About the authors: Mad Price Ball and Bastian Greshake Tzovaras lead Open Humans as Executive Director and Director of Research, a nonprofit project dedicated to empowering individuals and communities around their personal data, to explore and share for the purposes of education, health, and research. We have other diverse work in open science, data technology, digital and research ethics, health and humans subjects research, and citizen science. We’ve been thinking about this for a while now: What can be built to make collaboration a reality in self-research?
Gary Wolf’s call for enabling individual discovery describes a vision we also share: we believe in the untapped potential of people studying themselves. Answering questions relevant to their own lives, with motivations ranging from chronic disease to curiosity. We encourage you to read what he’s written: “How to Make 10 Million…
by Gary Wolf
Thank you to the many, many people who sent us private and public feedback on this post. In response to your comments and some revised thinking among our collaborators, I’ve made one substantive change. A recently published paper by Nils Heyen uses “personal science” rather than “everyday science” to describe the kind of self-research discussed below. His paper is convincing, and I’ve replaced everyday science with personal science throughout the essay below. See: From self-tracking to self-expertise: The production of self-related knowledge by doing personal science.
This device has one button. When you press the button, it records the time. It isn’t necessary to set the clock, which is always accurate. Connect the device to your computer and it opens as a drive. The record of your button presses is there as a file on the drive. This device is useful because it provides a convenient way to record accurate observations in daily life. Unlike a mobile app, it can be used discreetly, privately, and won’t go obsolete. Self-trackers and clinical researchers are already using it today to learn about triggers of PTSD, restless leg syndrome, and allergy. …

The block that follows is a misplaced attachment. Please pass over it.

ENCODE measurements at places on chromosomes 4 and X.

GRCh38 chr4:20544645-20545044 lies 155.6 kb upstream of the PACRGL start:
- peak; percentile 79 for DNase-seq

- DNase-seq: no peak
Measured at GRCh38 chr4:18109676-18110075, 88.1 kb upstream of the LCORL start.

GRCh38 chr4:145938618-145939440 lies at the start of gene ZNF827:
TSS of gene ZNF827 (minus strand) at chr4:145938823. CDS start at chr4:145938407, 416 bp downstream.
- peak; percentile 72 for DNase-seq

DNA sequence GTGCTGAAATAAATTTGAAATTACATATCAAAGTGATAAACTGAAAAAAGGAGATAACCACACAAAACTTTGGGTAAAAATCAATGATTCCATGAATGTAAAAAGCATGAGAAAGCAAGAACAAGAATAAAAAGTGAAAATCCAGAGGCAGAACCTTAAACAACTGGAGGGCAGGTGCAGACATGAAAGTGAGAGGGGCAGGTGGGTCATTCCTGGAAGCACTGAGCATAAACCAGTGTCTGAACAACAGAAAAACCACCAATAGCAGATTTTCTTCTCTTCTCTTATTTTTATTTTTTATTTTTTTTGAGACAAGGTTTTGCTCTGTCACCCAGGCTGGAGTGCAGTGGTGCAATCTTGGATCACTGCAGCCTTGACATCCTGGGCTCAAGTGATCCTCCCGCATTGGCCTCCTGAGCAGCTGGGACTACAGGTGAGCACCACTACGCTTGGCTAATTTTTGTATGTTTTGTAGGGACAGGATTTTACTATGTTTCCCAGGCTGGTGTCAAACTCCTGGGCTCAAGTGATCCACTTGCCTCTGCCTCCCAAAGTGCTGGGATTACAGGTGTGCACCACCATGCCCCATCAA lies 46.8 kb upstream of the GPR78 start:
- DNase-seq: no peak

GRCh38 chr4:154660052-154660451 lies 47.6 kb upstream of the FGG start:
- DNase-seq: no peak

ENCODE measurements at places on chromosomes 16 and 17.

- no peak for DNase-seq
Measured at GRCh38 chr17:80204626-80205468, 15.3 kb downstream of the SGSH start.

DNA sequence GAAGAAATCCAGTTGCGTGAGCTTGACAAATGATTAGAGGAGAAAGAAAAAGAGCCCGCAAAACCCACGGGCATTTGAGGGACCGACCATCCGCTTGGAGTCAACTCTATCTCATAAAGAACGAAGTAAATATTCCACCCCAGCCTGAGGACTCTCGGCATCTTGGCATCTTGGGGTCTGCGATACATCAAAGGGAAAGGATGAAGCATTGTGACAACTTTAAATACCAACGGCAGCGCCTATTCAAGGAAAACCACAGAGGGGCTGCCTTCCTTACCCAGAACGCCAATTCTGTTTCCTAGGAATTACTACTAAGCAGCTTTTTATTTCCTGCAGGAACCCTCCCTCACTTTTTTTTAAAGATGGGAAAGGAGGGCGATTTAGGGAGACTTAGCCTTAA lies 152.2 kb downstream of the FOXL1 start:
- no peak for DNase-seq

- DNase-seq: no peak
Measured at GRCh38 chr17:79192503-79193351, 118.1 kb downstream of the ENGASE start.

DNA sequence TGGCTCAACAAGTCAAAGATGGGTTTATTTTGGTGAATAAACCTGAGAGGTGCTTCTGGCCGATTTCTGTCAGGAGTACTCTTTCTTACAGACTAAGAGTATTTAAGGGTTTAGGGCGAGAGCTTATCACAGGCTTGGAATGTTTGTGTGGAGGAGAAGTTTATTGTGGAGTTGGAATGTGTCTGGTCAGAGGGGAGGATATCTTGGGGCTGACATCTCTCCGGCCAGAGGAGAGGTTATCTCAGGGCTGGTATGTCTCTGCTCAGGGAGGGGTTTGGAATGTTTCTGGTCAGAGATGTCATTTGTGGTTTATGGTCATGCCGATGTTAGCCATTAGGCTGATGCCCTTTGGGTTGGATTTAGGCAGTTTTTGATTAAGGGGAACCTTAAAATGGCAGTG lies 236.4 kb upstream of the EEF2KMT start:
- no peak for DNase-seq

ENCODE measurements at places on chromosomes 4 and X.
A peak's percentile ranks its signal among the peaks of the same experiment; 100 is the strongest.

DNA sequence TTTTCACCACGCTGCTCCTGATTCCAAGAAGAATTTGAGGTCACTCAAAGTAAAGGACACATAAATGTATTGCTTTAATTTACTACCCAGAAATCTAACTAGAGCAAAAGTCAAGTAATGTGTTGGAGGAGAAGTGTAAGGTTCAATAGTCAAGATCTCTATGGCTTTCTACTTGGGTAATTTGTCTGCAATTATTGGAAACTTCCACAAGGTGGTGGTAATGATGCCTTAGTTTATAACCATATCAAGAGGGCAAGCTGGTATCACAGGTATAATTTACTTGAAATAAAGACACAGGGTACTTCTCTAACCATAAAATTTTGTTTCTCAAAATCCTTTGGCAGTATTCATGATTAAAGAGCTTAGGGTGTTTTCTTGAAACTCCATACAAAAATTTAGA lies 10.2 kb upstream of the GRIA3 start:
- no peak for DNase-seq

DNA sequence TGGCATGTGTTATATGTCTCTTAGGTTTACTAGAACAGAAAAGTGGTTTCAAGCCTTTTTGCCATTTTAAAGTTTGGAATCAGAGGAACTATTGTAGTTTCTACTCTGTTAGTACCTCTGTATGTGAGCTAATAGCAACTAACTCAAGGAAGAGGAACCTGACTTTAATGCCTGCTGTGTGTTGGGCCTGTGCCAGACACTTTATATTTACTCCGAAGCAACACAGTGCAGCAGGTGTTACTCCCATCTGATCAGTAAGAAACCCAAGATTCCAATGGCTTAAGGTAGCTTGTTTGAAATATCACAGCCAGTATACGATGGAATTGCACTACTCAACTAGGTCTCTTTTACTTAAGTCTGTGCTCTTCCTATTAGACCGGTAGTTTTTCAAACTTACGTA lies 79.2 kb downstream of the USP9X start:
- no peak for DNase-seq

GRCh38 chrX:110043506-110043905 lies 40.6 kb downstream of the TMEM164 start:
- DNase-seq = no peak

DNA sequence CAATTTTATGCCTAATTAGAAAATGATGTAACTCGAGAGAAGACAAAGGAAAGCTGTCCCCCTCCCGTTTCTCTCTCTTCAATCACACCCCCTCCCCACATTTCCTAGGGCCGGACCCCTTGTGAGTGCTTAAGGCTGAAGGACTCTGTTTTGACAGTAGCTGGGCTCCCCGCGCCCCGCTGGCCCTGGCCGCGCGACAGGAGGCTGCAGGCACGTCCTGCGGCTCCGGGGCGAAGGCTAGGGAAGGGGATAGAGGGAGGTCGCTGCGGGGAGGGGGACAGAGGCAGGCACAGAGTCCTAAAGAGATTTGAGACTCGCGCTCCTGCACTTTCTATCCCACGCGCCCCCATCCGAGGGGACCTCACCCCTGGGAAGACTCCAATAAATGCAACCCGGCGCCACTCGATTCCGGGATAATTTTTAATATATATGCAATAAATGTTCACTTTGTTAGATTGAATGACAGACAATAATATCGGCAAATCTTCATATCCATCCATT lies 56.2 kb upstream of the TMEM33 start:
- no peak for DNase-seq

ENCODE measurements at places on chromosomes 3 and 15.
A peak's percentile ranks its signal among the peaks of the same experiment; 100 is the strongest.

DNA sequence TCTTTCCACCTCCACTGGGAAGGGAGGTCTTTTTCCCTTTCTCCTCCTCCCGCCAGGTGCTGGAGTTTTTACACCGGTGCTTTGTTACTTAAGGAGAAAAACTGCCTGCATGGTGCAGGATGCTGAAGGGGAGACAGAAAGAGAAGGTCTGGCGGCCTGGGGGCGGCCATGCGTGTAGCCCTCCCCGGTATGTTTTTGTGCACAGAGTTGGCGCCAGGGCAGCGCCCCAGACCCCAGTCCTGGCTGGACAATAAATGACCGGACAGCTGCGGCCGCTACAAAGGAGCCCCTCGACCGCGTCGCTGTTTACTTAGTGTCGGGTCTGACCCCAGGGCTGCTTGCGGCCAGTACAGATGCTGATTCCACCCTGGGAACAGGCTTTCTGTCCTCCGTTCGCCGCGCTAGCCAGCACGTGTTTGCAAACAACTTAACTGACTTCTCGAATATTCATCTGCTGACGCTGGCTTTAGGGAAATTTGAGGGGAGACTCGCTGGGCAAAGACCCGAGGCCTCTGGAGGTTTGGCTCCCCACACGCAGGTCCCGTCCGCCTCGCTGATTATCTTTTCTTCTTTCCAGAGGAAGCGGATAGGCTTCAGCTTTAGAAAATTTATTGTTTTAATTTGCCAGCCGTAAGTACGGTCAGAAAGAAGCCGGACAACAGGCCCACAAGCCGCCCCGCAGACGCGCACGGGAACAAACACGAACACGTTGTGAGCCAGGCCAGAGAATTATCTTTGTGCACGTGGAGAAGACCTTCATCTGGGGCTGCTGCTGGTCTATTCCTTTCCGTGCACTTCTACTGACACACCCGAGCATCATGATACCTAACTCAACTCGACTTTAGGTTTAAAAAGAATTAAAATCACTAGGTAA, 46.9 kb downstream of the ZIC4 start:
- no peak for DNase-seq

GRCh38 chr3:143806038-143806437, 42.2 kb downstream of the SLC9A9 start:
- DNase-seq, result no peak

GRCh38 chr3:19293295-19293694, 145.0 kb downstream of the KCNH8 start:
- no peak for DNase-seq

All of Us is based on the principle that all the data we get from participants we give back. This is not a research program, it’s a research infrastructure.
— Steve Steinhubl
Steve is a senior investigator on one of the most far reaching, government funded health research projects in the world, the “All of Us” initiative to build infrastructure for 1 million participants. His talk outlines some of the goals and challenges they currently face and describes how the All of Us initiative connects with the cultural and social innovations coming from the Quantified Self community.